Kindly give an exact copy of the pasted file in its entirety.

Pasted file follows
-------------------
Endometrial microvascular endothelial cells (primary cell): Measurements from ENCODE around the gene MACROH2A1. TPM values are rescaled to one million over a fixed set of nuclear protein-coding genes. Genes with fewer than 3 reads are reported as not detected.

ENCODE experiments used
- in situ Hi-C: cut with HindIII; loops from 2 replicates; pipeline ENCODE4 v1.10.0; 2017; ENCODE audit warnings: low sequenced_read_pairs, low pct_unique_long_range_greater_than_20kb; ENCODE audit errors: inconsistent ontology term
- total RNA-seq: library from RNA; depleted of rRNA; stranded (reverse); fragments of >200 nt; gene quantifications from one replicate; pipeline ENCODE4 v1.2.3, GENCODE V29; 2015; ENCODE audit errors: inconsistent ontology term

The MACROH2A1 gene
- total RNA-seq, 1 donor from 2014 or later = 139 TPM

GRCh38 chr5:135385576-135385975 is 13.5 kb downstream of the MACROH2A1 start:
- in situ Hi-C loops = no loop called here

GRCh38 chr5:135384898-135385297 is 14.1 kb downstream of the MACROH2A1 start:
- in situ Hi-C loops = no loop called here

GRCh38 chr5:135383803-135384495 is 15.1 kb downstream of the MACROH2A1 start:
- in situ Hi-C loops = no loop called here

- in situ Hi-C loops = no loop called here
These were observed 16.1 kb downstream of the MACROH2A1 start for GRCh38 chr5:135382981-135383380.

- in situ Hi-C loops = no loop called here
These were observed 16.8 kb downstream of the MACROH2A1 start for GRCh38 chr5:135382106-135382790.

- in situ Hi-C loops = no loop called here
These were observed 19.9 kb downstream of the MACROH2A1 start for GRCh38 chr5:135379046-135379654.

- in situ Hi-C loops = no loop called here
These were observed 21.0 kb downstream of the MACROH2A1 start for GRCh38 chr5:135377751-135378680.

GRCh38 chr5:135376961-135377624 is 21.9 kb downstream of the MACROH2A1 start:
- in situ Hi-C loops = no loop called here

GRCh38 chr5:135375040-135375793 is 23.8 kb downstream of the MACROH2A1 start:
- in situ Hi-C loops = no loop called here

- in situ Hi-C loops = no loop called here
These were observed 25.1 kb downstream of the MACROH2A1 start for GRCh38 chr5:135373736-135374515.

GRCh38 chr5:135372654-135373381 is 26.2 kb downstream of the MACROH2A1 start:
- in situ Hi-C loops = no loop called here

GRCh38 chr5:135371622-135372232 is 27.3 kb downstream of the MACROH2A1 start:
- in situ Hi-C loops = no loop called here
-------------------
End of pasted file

Endometrial microvascular endothelial cells (primary cell): Measurements from ENCODE around the gene MACROH2A1. TPM values are rescaled to one million over a fixed set of nuclear protein-coding genes. Genes with fewer than 3 reads are reported as not detected.

ENCODE experiments used
- in situ Hi-C: cut with HindIII; loops from 2 replicates; pipeline ENCODE4 v1.10.0; 2017; ENCODE audit warnings: low sequenced_read_pairs, low pct_unique_long_range_greater_than_20kb; ENCODE audit errors: inconsistent ontology term
- total RNA-seq: library from RNA; depleted of rRNA; stranded (reverse); fragments of >200 nt; gene quantifications from one replicate; pipeline ENCODE4 v1.2.3, GENCODE V29; 2015; ENCODE audit errors: inconsistent ontology term

The MACROH2A1 gene
- total RNA-seq, 1 donor from 2014 or later = 139 TPM

GRCh38 chr5:135385576-135385975 is 13.5 kb downstream of the MACROH2A1 start:
- in situ Hi-C loops = no loop called here

GRCh38 chr5:135384898-135385297 is 14.1 kb downstream of the MACROH2A1 start:
- in situ Hi-C loops = no loop called here

GRCh38 chr5:135383803-135384495 is 15.1 kb downstream of the MACROH2A1 start:
- in situ Hi-C loops = no loop called here

- in situ Hi-C loops = no loop called here
These were observed 16.1 kb downstream of the MACROH2A1 start for GRCh38 chr5:135382981-135383380.

- in situ Hi-C loops = no loop called here
These were observed 16.8 kb downstream of the MACROH2A1 start for GRCh38 chr5:135382106-135382790.

- in situ Hi-C loops = no loop called here
These were observed 19.9 kb downstream of the MACROH2A1 start for GRCh38 chr5:135379046-135379654.

- in situ Hi-C loops = no loop called here
These were observed 21.0 kb downstream of the MACROH2A1 start for GRCh38 chr5:135377751-135378680.

GRCh38 chr5:135376961-135377624 is 21.9 kb downstream of the MACROH2A1 start:
- in situ Hi-C loops = no loop called here

GRCh38 chr5:135375040-135375793 is 23.8 kb downstream of the MACROH2A1 start:
- in situ Hi-C loops = no loop called here

- in situ Hi-C loops = no loop called here
These were observed 25.1 kb downstream of the MACROH2A1 start for GRCh38 chr5:135373736-135374515.

GRCh38 chr5:135372654-135373381 is 26.2 kb downstream of the MACROH2A1 start:
- in situ Hi-C loops = no loop called here

GRCh38 chr5:135371622-135372232 is 27.3 kb downstream of the MACROH2A1 start:
- in situ Hi-C loops = no loop called here